Whether you love it or hate it, a new Vikings stadium is coming to Minnesota.
By Jon Tatting
ECM Post Review
Last week in St. Paul, state legislators spent long hours debating, amending and debating some more while the public watched on local television and in person. The bill eventually passed 71-60 in the House and 36-30 in the Senate.
Voting against the $975 million stadium project were the three Republican legislators who represent Isanti and Chisago counties. And they had their reasons when asked by the Post Review last week.
Rep. Kurt Daudt (Crown-Dist. 17A) said his issue dealt more with the project’s funding source—gambling, which through such games as electric pull-tabs and pin boards is suppose to help generate revenue for the state’s $348 million share of the stadium project.
Actually, it’s the “expansion of gambling” that Daudt has a problem with as the issue hits close to home. So much, in fact, he thought about sharing his story with the House floor.
“I had a close relative with a gambling problem,” he said. “It was a secret until we read about it in her suicide note. No one, not even her husband knew she was going to the casino. She ended up taking her own life (because) it was easier than facing up to her problem (and) telling her loved ones.”
Aside from not wanting to expand gambling to build a stadium, Daudt also didn’t like the unknown or inability to get an accurate projection of how much gambling would generate. Even with backup measures, such as luxury suite taxes, those dollars wouldn’t come in until after the stadium opened, he added.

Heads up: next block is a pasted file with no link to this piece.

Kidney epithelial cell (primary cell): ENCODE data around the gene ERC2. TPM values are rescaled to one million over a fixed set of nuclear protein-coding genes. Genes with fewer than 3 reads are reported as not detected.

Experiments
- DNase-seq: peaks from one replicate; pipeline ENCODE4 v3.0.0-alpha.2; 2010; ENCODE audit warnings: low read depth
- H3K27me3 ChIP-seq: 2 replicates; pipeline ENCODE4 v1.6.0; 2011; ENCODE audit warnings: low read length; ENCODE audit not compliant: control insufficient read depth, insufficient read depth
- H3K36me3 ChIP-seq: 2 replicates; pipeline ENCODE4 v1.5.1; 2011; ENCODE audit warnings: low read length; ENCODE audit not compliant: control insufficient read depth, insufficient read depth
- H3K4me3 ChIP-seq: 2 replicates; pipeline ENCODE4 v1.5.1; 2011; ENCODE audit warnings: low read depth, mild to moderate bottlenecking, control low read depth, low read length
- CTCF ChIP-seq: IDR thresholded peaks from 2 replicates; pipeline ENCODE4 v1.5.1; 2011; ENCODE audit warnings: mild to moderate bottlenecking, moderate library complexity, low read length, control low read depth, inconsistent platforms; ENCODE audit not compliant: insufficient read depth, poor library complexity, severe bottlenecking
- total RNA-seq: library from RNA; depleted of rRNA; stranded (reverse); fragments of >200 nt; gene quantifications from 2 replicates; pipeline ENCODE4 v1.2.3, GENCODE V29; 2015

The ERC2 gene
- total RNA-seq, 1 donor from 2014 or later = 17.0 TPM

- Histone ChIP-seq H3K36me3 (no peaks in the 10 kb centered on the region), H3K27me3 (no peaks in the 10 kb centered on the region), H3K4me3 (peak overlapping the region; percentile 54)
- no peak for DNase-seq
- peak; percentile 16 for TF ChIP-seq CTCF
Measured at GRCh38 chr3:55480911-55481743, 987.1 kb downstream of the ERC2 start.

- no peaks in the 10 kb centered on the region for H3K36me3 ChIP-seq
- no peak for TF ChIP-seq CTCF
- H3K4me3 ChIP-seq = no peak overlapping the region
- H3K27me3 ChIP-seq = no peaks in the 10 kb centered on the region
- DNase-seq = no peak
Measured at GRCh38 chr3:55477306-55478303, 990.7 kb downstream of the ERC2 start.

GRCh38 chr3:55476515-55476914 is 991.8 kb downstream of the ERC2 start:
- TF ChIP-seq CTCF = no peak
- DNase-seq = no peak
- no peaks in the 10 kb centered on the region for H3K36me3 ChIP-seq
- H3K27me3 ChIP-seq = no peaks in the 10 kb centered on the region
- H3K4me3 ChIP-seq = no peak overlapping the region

Instead, Daudt said he likely would have supported a funding source involving general obligation bonds, which is typically how the Legislature pays for projects. “They didn’t look at it until it was too late,” he noted.
According to Sen. Sean Nienow (Cambridge-Dist. 17), “There’s a grand philosophical argument about whether government should subsidize sporting arenas, and particularly for highly profitable billion dollar businesses.”
On the stadium issue, he claimed he didn’t even need to dig that deep before discovering “fatal flaws” in the proposal.
“First, the provision, (which) not even directly related to the Vikings stadium, to vacate the Minneapolis Charter so the city can refurbish the Target Center without a referendum,” said Nienow. “Minneapolis residents added that provision to the charter in the 1990s specifically to prevent that from happening, and it was done in direct response to the city spending money on an arena without voter approval.
“I said all along that I would not vote to send a stadium bill to the governor for a signature if that provision to circumvent the electorate was in the bill—it is a clear and direct violation of their expressed wish.”
The senator continued:
“If the Legislature can ignore those Minnesotans’ voice today, tomorrow it might be ours. I won’t support that happening. It’s not even necessary for the Vikings’ portion of the bill, and it should have been removed.
“The funding mechanism as currently structured in the bill is not going to be sufficient for debt service. Here at the Capitol everyone knows that is true (but not everyone is willing to publicly acknowledge it), which is why the House tried to find additional funding mechanisms and the final bill included nominal (yet insufficient) fallback mechanisms when revenues fall short.
“I had suggested and proposed a couple alternatives for a legitimate and stable funding approach, but they kept the flawed funding structure,” concluded Nienow.